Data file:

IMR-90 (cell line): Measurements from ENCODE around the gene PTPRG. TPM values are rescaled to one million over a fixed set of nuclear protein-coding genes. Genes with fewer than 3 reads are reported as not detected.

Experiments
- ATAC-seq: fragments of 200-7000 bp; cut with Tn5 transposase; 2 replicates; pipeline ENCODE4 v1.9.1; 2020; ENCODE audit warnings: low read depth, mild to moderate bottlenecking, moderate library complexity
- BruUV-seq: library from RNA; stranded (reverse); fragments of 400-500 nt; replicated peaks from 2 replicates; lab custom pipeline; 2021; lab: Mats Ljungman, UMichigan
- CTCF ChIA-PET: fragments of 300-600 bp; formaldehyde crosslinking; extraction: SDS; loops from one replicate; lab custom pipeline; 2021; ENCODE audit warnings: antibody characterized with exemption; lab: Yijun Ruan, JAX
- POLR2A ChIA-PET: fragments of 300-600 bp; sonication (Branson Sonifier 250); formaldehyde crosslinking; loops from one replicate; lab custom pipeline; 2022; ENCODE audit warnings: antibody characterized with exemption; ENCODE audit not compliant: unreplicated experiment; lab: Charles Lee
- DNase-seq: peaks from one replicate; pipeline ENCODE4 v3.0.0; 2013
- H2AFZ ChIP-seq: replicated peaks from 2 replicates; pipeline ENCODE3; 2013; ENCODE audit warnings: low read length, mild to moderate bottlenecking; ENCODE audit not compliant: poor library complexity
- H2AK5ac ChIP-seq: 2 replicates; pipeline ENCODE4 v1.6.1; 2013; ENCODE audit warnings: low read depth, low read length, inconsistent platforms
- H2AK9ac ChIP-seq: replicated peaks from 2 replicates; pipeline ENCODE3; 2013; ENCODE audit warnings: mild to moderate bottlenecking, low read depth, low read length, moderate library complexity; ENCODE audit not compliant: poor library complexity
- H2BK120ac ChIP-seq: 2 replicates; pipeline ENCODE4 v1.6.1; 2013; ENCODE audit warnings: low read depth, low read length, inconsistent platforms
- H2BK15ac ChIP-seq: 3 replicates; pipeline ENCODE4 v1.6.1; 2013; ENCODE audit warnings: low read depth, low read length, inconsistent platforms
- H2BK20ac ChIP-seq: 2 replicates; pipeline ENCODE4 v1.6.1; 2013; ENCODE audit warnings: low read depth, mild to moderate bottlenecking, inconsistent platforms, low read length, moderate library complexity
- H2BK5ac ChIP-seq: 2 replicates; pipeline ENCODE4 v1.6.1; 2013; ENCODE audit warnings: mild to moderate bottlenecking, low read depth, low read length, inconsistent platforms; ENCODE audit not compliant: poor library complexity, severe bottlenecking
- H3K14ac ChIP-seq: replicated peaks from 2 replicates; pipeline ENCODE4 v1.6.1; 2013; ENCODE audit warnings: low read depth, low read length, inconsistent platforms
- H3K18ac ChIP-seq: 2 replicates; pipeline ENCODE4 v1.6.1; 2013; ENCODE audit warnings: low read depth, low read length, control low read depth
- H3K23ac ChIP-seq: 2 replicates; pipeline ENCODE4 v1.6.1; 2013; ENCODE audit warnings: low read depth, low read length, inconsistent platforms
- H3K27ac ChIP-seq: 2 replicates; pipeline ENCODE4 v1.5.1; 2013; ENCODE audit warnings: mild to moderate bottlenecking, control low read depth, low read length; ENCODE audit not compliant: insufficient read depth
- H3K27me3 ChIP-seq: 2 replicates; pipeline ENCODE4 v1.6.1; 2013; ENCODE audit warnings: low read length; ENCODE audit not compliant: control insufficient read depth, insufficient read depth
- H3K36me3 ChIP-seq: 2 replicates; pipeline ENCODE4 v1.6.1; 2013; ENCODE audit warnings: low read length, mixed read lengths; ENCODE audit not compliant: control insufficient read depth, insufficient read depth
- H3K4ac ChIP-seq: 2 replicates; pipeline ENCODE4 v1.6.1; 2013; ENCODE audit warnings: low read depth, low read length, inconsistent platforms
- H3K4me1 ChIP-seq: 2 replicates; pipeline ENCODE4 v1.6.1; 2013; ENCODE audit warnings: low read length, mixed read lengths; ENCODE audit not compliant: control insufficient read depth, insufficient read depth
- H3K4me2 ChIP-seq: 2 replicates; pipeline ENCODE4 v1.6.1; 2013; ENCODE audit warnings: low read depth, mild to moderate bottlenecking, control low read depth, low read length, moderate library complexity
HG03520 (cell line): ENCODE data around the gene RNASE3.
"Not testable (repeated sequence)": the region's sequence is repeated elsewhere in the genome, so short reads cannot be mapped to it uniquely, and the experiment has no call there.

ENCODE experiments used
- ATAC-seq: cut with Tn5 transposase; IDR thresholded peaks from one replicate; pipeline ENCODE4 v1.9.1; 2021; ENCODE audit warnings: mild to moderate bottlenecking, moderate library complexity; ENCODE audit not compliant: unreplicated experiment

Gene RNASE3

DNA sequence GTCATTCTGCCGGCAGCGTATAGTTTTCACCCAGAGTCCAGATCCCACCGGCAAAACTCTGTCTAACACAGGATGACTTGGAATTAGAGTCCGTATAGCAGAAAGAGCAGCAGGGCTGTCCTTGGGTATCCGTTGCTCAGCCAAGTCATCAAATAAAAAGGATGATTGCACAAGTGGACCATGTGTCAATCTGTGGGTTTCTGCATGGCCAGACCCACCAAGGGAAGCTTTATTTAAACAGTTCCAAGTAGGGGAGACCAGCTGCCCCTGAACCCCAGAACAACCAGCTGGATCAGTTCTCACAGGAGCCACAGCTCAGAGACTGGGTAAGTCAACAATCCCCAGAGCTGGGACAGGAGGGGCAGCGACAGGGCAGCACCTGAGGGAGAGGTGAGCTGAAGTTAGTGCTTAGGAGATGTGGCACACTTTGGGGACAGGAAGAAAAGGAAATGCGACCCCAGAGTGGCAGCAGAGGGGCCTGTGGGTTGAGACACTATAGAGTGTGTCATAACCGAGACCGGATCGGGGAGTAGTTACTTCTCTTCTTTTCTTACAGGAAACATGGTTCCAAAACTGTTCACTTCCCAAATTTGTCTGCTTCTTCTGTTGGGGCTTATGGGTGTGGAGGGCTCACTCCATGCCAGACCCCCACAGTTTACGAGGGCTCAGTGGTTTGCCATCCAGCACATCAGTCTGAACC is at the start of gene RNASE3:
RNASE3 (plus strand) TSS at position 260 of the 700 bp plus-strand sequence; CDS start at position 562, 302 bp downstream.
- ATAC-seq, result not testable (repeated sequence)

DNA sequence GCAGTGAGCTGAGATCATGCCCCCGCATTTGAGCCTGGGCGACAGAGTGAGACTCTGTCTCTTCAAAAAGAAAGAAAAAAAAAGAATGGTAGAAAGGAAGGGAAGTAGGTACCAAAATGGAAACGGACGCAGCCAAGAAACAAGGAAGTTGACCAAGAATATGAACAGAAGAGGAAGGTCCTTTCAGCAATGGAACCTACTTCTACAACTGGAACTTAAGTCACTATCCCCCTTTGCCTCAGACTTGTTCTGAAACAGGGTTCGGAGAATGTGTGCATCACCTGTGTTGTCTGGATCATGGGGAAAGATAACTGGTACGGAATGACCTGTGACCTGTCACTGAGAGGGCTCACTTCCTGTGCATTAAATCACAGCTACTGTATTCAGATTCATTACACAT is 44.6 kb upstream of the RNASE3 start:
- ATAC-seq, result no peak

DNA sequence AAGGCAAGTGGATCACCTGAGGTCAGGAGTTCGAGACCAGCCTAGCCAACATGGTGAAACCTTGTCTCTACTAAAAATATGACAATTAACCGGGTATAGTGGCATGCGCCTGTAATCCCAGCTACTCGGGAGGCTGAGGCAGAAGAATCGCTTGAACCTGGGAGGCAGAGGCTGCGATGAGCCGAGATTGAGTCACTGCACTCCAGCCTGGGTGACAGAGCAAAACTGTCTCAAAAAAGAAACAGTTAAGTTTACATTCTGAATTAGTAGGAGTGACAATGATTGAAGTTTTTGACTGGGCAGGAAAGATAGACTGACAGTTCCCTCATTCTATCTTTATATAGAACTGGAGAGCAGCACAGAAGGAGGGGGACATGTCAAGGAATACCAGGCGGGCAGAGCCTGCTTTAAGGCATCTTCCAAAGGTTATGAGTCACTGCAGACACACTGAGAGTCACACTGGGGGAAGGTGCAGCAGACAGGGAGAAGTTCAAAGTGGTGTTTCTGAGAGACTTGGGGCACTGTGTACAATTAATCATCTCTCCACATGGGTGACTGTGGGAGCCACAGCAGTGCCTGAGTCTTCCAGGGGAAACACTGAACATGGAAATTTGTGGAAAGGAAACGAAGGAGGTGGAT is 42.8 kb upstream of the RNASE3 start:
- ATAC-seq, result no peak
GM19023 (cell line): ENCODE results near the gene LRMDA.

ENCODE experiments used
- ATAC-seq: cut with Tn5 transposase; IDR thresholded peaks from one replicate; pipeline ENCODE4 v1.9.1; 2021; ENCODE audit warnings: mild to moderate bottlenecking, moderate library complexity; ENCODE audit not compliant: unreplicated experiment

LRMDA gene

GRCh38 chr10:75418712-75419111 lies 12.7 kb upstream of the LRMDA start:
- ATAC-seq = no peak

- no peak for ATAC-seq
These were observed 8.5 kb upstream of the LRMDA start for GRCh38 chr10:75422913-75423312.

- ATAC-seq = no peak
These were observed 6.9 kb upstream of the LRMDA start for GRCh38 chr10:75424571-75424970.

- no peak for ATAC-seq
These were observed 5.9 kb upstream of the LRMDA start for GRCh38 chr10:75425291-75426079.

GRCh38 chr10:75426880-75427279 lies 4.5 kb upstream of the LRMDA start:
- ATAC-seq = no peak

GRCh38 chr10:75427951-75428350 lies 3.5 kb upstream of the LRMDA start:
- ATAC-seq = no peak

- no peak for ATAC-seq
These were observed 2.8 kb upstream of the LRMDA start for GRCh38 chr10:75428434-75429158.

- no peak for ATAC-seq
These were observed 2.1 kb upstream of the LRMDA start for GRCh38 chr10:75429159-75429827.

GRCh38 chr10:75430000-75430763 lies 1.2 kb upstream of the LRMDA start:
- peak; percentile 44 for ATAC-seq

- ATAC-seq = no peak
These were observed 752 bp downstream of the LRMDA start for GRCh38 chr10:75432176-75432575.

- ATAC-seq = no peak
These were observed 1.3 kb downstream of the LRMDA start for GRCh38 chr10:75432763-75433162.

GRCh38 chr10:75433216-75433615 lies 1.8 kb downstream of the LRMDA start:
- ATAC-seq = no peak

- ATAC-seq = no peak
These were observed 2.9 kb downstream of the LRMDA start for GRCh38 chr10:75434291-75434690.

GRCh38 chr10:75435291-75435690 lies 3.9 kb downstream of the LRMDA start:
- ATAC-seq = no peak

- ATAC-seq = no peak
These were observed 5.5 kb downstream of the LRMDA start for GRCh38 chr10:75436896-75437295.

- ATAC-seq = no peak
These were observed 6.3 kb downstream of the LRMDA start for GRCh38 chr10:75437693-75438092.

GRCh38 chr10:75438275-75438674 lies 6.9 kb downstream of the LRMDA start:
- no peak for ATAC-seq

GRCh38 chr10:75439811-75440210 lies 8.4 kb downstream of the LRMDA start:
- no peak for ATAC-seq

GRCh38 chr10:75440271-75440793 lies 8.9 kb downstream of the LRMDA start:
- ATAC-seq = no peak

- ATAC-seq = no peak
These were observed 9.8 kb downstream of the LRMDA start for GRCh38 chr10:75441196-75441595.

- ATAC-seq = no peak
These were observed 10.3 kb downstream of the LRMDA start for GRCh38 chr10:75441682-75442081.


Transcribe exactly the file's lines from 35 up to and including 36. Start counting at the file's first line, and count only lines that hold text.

- ATAC-seq, result no peak
GM19023 (cell line): ENCODE results near the gene LRMDA.